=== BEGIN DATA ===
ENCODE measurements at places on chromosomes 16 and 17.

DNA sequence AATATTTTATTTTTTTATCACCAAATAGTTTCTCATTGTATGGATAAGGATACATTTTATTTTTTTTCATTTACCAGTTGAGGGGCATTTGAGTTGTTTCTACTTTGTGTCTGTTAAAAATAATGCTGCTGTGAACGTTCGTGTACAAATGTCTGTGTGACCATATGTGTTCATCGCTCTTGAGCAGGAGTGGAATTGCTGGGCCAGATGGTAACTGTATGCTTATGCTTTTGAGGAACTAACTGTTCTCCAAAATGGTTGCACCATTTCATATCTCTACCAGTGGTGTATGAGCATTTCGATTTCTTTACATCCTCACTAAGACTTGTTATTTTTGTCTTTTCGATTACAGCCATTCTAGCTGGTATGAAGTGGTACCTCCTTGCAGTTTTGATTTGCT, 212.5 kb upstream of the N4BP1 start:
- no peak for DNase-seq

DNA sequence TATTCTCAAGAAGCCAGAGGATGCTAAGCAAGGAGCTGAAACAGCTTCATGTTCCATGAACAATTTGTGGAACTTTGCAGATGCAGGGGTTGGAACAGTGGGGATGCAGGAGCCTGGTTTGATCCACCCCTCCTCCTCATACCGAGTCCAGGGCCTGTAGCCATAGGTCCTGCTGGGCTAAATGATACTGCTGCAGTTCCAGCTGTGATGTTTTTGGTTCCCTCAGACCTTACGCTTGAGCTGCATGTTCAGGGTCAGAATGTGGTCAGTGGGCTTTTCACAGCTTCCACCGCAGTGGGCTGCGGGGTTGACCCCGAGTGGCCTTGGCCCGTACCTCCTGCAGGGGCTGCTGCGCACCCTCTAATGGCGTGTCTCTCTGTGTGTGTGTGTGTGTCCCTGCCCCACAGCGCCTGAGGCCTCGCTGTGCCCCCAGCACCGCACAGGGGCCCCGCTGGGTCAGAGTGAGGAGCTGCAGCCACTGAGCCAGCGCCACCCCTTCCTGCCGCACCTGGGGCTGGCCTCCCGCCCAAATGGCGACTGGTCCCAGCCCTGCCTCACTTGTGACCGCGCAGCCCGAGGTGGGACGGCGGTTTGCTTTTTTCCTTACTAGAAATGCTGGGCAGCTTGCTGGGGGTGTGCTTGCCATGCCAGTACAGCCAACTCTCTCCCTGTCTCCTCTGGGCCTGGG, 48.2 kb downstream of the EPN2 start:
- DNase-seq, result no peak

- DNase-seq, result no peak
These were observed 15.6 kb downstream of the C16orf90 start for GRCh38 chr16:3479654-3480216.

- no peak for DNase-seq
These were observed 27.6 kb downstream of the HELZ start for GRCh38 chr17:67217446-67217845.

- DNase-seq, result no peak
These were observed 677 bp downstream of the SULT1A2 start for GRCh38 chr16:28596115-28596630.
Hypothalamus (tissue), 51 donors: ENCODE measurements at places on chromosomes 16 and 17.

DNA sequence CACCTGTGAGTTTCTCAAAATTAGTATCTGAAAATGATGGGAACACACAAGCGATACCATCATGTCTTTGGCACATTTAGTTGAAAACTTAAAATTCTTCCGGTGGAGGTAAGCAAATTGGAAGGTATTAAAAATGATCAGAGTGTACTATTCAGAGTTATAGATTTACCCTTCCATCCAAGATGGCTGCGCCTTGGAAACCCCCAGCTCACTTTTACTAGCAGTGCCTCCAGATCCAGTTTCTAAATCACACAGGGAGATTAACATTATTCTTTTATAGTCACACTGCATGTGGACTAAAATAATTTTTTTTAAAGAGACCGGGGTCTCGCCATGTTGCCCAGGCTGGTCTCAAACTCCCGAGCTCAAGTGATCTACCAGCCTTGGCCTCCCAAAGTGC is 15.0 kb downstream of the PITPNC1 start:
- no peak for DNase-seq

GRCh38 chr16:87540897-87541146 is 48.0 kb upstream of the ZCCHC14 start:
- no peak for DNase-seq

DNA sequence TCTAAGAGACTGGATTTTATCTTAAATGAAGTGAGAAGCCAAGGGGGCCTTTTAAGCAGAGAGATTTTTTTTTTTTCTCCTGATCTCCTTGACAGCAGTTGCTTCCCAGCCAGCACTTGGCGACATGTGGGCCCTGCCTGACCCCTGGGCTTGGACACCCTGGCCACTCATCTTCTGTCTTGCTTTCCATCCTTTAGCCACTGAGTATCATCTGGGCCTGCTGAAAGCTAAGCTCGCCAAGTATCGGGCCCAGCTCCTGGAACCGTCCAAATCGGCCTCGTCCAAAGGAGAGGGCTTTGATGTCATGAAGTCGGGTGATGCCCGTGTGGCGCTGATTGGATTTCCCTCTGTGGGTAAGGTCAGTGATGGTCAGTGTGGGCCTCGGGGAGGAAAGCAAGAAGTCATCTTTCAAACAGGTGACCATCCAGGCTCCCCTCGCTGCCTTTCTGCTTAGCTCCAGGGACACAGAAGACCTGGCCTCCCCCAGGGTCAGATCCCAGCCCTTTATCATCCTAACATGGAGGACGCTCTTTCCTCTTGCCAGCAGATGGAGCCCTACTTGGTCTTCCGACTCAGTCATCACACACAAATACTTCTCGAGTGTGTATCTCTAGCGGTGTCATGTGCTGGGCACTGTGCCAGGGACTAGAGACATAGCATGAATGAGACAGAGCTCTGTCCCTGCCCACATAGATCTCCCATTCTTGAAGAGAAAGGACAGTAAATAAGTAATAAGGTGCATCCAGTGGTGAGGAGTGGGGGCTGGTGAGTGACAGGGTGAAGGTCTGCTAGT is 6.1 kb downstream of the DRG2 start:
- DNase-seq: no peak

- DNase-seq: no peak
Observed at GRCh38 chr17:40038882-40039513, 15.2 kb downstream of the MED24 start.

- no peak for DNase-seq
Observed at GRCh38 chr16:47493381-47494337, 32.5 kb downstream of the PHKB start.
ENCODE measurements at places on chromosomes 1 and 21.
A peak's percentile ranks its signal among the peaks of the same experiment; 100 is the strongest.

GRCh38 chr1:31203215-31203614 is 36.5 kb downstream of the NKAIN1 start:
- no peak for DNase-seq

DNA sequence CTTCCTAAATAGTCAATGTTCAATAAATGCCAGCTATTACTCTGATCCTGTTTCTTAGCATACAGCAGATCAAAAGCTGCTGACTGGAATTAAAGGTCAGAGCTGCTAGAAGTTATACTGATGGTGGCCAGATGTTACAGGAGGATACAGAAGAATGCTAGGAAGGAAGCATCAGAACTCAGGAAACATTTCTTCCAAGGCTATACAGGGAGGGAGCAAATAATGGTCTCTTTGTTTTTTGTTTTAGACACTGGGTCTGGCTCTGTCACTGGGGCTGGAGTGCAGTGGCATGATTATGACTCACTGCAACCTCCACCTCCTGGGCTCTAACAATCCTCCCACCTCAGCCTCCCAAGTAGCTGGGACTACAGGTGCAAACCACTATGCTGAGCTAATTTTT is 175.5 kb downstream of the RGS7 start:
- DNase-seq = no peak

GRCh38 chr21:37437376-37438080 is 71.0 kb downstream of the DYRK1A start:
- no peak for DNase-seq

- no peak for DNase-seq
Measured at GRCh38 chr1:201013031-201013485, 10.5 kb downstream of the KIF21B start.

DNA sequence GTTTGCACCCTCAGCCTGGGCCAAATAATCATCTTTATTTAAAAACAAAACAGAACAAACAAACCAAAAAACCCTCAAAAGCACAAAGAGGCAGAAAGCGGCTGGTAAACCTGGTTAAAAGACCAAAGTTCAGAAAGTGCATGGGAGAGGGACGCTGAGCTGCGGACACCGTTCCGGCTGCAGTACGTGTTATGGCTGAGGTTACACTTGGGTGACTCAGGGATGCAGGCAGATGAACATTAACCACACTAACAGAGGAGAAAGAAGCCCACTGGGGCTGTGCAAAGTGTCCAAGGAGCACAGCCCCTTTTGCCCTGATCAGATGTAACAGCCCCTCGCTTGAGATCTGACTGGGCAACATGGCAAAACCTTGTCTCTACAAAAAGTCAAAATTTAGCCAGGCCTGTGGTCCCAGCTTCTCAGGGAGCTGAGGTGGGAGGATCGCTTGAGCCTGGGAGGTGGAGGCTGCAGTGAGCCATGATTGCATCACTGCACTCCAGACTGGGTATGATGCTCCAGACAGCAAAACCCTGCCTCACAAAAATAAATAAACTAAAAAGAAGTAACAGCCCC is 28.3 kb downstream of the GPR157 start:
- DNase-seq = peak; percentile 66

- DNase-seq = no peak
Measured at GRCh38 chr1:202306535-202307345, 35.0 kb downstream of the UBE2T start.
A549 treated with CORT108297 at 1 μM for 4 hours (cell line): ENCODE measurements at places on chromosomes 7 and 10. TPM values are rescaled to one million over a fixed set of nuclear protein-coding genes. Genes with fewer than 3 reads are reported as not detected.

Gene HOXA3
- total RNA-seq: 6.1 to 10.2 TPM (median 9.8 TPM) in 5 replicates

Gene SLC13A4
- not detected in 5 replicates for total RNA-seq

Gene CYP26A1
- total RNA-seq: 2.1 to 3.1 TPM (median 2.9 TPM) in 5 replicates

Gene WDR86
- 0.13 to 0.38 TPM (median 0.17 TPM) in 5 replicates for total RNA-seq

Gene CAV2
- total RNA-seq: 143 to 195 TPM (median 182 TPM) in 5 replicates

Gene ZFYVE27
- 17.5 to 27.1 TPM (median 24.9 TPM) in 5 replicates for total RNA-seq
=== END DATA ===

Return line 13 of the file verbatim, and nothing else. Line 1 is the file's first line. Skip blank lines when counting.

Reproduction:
DNA sequence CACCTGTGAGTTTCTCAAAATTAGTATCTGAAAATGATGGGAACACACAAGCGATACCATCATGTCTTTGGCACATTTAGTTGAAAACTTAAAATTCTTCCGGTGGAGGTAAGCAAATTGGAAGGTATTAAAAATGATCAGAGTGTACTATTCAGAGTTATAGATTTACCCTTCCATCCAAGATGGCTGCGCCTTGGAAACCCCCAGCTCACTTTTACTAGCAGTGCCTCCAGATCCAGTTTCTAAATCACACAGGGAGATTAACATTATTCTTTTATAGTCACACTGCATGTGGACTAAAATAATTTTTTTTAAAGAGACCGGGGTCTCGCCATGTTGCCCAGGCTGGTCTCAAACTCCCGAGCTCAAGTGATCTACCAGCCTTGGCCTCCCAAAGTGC is 15.0 kb downstream of the PITPNC1 start: